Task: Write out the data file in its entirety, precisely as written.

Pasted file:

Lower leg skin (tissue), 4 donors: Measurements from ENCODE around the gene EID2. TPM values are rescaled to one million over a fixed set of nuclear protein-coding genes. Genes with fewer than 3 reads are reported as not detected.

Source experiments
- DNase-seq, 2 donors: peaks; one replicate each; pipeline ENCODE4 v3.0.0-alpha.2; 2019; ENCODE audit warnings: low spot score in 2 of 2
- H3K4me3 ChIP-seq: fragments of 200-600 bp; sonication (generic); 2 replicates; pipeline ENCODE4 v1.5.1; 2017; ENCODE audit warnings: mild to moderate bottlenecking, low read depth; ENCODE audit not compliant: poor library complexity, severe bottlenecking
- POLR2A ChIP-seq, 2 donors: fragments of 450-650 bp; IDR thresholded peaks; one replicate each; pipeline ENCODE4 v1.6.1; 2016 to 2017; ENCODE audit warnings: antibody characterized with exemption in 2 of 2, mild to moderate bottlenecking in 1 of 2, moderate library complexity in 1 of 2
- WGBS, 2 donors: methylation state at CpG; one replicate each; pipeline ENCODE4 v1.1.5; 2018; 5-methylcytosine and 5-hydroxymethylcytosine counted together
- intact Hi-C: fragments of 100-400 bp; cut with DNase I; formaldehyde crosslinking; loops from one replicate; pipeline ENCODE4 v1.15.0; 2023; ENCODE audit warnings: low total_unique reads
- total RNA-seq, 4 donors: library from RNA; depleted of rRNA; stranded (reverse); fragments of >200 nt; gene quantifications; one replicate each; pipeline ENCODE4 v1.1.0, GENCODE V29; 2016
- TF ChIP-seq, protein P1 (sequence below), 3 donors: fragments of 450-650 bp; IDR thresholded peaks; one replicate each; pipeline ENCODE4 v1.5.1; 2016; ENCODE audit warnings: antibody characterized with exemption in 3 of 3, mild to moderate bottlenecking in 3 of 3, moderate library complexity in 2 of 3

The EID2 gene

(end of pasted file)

Lower leg skin (tissue), 4 donors: Measurements from ENCODE around the gene EID2. TPM values are rescaled to one million over a fixed set of nuclear protein-coding genes. Genes with fewer than 3 reads are reported as not detected.

Source experiments
- DNase-seq, 2 donors: peaks; one replicate each; pipeline ENCODE4 v3.0.0-alpha.2; 2019; ENCODE audit warnings: low spot score in 2 of 2
- H3K4me3 ChIP-seq: fragments of 200-600 bp; sonication (generic); 2 replicates; pipeline ENCODE4 v1.5.1; 2017; ENCODE audit warnings: mild to moderate bottlenecking, low read depth; ENCODE audit not compliant: poor library complexity, severe bottlenecking
- POLR2A ChIP-seq, 2 donors: fragments of 450-650 bp; IDR thresholded peaks; one replicate each; pipeline ENCODE4 v1.6.1; 2016 to 2017; ENCODE audit warnings: antibody characterized with exemption in 2 of 2, mild to moderate bottlenecking in 1 of 2, moderate library complexity in 1 of 2
- WGBS, 2 donors: methylation state at CpG; one replicate each; pipeline ENCODE4 v1.1.5; 2018; 5-methylcytosine and 5-hydroxymethylcytosine counted together
- intact Hi-C: fragments of 100-400 bp; cut with DNase I; formaldehyde crosslinking; loops from one replicate; pipeline ENCODE4 v1.15.0; 2023; ENCODE audit warnings: low total_unique reads
- total RNA-seq, 4 donors: library from RNA; depleted of rRNA; stranded (reverse); fragments of >200 nt; gene quantifications; one replicate each; pipeline ENCODE4 v1.1.0, GENCODE V29; 2016
- TF ChIP-seq, protein P1 (sequence below), 3 donors: fragments of 450-650 bp; IDR thresholded peaks; one replicate each; pipeline ENCODE4 v1.5.1; 2016; ENCODE audit warnings: antibody characterized with exemption in 3 of 3, mild to moderate bottlenecking in 3 of 3, moderate library complexity in 2 of 3

The EID2 gene